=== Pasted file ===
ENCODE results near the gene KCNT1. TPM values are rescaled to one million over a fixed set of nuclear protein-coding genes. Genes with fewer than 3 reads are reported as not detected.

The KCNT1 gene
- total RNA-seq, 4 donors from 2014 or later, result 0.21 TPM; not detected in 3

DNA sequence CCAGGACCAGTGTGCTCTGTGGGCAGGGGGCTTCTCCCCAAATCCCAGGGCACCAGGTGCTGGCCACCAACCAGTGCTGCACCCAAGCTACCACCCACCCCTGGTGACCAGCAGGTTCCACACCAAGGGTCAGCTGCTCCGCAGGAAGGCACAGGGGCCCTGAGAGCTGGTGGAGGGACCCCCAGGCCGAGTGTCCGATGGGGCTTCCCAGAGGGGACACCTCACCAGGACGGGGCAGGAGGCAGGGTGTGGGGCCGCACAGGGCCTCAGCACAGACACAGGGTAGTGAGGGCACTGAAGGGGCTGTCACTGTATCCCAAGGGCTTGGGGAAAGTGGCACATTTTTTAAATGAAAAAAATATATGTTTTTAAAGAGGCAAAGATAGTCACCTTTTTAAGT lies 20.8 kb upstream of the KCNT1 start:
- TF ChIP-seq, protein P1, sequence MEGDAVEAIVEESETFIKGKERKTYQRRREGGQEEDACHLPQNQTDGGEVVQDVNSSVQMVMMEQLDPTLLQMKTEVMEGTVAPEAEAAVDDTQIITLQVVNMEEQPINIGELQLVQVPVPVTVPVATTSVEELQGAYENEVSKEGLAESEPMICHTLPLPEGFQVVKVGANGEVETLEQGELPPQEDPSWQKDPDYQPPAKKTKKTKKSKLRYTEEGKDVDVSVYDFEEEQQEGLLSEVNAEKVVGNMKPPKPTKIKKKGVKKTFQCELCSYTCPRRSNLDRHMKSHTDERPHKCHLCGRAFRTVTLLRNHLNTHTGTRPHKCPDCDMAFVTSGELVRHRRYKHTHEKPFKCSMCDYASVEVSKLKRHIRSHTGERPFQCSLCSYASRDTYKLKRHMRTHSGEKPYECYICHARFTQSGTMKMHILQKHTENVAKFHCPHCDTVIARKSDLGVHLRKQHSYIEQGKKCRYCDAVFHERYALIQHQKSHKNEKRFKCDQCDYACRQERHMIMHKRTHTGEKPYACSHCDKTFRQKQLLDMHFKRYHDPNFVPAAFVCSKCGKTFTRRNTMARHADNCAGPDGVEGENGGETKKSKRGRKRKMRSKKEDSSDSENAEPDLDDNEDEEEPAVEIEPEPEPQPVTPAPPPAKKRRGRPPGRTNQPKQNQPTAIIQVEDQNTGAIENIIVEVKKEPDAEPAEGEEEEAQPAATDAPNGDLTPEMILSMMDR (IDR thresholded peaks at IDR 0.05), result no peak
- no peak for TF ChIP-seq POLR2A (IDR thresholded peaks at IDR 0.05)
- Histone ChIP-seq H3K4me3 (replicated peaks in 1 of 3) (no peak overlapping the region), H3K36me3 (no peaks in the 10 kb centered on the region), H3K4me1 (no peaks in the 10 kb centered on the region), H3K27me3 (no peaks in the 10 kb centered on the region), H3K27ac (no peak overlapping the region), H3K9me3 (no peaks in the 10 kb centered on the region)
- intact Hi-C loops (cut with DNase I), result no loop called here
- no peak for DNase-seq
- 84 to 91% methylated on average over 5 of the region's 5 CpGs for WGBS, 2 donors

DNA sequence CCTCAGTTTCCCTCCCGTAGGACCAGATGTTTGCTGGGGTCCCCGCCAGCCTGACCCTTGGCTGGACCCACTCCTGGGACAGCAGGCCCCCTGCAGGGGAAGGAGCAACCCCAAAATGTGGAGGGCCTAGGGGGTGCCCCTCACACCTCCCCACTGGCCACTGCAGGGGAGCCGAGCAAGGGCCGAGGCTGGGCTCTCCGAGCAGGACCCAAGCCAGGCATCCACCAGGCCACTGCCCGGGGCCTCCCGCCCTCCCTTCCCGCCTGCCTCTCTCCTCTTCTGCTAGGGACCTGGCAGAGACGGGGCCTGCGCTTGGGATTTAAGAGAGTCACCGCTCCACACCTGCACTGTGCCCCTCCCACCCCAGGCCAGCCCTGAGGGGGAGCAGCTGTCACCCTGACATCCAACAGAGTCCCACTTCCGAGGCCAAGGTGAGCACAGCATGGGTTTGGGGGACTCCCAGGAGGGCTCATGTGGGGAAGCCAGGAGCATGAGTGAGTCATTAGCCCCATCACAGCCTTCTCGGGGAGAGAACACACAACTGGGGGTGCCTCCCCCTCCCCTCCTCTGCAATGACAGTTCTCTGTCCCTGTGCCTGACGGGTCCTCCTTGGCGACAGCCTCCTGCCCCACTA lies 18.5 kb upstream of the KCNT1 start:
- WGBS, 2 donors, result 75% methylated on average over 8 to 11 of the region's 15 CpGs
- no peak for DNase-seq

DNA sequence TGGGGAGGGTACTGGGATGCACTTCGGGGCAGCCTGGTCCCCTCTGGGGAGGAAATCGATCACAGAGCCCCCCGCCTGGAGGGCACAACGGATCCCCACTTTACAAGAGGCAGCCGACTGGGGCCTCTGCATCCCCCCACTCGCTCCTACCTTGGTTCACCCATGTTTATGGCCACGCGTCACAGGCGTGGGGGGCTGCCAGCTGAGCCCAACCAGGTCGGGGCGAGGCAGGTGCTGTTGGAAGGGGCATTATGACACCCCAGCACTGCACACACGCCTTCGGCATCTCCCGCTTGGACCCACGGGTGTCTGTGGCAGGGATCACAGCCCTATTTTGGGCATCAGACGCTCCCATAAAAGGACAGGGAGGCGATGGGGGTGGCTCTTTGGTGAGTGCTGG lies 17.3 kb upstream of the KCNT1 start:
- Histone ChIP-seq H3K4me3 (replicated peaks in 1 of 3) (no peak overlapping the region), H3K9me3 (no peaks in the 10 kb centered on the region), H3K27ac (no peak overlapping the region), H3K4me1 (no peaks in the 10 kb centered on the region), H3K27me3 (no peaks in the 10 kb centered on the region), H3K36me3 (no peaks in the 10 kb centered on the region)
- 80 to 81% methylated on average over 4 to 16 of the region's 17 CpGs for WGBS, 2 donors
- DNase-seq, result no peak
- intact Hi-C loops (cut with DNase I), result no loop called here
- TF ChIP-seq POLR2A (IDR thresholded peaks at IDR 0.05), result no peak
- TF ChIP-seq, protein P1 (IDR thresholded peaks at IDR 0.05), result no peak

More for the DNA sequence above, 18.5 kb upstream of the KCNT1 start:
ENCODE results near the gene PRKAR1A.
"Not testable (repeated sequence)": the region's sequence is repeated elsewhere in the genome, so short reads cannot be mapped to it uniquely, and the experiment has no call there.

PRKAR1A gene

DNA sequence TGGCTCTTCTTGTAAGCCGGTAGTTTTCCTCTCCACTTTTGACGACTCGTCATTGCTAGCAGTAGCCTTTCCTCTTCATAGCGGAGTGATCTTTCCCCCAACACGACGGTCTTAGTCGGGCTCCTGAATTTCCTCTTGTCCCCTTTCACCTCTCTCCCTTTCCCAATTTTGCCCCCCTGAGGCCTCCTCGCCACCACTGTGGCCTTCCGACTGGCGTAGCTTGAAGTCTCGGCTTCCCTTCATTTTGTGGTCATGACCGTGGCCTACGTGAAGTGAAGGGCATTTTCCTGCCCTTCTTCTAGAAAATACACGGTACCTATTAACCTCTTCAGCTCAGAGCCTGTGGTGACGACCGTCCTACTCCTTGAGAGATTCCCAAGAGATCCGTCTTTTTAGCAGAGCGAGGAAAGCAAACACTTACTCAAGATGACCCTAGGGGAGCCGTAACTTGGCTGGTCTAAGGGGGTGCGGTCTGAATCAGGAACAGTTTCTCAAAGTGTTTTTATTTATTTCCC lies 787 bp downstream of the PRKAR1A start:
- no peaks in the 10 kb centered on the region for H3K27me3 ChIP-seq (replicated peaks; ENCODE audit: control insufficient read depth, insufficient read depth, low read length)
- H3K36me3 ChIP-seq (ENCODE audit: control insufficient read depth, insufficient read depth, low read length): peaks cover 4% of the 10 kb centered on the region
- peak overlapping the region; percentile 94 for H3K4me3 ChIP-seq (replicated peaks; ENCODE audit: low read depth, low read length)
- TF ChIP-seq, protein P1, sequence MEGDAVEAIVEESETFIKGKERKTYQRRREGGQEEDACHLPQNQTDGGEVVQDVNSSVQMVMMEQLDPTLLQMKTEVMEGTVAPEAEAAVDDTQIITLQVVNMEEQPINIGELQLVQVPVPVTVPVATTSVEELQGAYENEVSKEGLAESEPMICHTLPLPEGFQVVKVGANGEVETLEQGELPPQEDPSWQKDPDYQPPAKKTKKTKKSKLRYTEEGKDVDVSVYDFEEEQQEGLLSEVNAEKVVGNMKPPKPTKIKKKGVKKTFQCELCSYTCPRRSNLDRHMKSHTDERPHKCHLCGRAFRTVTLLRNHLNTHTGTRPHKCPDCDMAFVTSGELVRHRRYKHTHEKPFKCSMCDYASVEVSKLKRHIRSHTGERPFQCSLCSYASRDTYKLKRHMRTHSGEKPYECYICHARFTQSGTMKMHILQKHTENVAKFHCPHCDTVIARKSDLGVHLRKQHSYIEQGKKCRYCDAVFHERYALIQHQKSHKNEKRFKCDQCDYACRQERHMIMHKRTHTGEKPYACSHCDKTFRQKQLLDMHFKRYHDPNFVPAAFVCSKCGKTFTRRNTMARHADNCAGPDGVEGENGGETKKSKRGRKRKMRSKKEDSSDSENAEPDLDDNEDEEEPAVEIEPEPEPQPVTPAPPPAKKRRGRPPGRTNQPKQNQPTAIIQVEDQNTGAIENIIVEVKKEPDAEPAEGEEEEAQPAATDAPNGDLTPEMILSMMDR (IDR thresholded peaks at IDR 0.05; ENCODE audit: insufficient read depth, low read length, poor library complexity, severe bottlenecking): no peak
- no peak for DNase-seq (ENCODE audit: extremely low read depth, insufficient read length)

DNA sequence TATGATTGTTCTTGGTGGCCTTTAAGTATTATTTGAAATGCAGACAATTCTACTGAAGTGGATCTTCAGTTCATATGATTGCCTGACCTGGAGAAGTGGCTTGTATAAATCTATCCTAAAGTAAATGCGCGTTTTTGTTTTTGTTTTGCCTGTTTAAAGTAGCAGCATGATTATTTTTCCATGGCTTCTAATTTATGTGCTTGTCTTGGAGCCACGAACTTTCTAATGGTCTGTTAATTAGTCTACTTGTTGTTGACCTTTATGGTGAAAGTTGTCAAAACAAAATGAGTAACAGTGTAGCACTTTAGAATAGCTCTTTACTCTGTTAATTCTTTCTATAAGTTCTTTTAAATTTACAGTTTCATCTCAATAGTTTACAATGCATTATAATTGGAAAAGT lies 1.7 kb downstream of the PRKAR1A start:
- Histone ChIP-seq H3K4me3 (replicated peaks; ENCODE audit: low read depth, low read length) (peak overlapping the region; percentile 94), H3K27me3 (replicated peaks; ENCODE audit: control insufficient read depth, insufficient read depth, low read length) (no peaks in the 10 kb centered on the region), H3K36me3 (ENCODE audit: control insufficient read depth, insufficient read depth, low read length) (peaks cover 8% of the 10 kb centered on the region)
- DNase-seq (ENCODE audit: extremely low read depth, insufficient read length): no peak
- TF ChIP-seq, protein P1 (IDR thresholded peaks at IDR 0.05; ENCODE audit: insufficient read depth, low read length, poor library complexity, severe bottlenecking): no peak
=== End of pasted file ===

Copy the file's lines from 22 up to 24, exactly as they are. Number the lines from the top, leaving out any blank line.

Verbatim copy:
ENCODE results near the gene PRKAR1A.
"Not testable (repeated sequence)": the region's sequence is repeated elsewhere in the genome, so short reads cannot be mapped to it uniquely, and the experiment has no call there.

PRKAR1A gene